Once she and her papa got down to the creek, Becks and I observed from a bridge above. I shouted a hello at her, barely able to break her attention from the sandy bottom. She squinted up at me, a pink ball cap sitting askew on her sweaty head, and said, "Come, Mama. Come down to my creek." Her creek.

Yes, Blythe. Nature is yours. Embrace it.

One of my favorite pictures. Blythe after helping out at the ball field...
…and her clothes were never the same again...

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some thoughts on Father's Day

We've always been pretty low key for Mother's Day and Father's Day, mainly because my parents didn't want us to fuss over them. Brent's parents were the same, so we've pretty much followed suit.

However, sometimes a girl just has to say what a girl has to say.

First let me say this: Father's Day is hard for some. Be aware of this. Be gentle. Some have never known a father's love. Others have lost their fathers. Still others struggle daily with a man who is not a good father to their children. May it be a collective prayer this Father's Day that those who have been hurt or abandoned by fathers know the Great Father's love, and rest in His arms this day.

I recently read this article titled, "Dad's Aren't Dumb" in which the author says we should stop underestimating and undermining today's fathers. She goes on to say that there are great fathers out there, and they are not just "babysitting" when they have their own children, but doing "parenting of the very best kind." Can I get an AMEN?

Those of us who are raising children in this generation are fortunate. I've had several older women commend me about how great Brent is with our daughters, and then go on to tell me that when they were raising their kids, it was not expected that fathers be involved. And I know this is not to say that all weren't, but it was more readily accepted. I think there has been a big shift, especially in the church, for the men to step up not just as "household leaders", but to get their hands messy in the business of their kids.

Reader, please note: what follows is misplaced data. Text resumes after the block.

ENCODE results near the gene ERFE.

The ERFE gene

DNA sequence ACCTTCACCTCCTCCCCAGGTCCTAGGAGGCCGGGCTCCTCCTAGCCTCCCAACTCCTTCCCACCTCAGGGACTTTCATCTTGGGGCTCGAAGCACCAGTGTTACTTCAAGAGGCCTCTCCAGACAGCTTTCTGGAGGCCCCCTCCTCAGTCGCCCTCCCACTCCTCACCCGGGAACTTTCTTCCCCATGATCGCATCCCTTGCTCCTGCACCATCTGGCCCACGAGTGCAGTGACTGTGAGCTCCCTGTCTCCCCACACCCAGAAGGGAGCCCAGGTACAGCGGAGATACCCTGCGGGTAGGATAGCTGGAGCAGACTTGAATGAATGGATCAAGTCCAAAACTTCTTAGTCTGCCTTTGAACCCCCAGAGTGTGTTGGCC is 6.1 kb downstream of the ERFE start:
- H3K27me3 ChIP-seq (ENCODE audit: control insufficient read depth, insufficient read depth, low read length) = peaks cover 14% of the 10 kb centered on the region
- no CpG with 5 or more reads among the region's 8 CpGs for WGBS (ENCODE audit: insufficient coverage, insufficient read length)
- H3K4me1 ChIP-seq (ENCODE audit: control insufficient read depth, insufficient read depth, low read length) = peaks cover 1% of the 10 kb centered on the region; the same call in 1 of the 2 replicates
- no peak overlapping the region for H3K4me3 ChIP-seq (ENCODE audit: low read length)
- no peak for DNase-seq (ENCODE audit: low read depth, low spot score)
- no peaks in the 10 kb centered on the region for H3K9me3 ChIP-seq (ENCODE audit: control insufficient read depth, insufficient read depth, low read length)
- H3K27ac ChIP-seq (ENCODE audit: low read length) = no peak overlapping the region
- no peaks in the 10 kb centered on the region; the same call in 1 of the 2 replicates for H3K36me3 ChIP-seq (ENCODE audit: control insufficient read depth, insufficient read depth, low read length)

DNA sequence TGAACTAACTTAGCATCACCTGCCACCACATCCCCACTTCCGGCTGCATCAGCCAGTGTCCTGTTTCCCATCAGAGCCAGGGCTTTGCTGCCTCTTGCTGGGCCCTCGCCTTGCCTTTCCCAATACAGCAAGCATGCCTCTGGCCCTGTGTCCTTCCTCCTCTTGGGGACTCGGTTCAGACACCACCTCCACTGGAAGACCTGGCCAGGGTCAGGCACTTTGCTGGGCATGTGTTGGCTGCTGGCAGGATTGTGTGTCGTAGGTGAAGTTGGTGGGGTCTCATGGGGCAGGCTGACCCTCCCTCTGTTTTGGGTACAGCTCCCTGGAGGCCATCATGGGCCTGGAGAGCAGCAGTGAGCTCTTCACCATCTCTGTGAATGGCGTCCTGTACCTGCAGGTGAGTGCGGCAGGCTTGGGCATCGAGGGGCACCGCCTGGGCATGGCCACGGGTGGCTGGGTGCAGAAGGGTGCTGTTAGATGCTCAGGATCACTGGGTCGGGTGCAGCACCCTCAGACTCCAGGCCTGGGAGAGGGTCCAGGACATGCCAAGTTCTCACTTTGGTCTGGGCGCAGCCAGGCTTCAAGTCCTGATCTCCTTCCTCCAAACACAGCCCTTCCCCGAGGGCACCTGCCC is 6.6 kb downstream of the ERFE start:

And Brent loves to be messy in this business.

The minute the garage door begins opening, Blythe drops whatever she is doing and RUNS for the door. Daddy is home, and that means it is time to PLAY. And play they do. Brent plays with Blythe in ways I have never even dreamed about playing. Yes, I love imaginative play, but with him it is at an entirely new level and much more physical. And Blythe thrives under this play.

Even though we made the decision that I would be home with the girls, Brent fully understands that this is a full time job for me, and after he has put in a full day at the bank he rushes home to give me a break: a break he doesn't really get until the girls are both in bed. And if the house is a mess and dinner isn't on the table, he still tells me that I've done good work for the day. And I am able to thrive under this praise.

Training for a marathon? He does it before the girls are up, or after they've gone to bed.
Needs to mow? This happens during naptime on the weekend or with Blythe on his lap.
Blythe wakes up earlier than usual? Brent lets me sleep and changes her and feeds her breakfast, all while getting ready for work.

The fall is different for us, because I have softball obligations and duties and games. These leave Daddy in charge a couple of nights a week. Sure, when Blythe was little I briefed him on when she had last eaten or slept, but beyond that I just let him run with it. I never have to worry when they are with him. I know Blythe is going to be fed, usually bathed, run ragged with play, disciplined, and put to bed on time. I know Becks will be fed, talked to, and snuggled. And I know, if he thinks of it, he'll even unload the dishwasher or fold the clothes that have seemed to have taken up permanent residence in the laundry basket or dryer.

This past week Brent had a conference/class in Kansas City and had to stay down there from Sunday afternoon until Friday. I could tell he desperately wanted to be with our girls. He missed them. Genuinely. [I would have gladly traded him spots. ;) Mainly because he was at a HOTEL! I love them.] And the moment he walked in the door on Friday, knowing I'd had an exhausting week corralling Blythe and getting up with Becks in the night, he said, "Okay Kels, go take a nap or leave or do whatever. Seriously. Go." So I did. I left and I dipped my feet in the pool and read a book. And it was just what I needed. And he knew that. And he gifted me that time.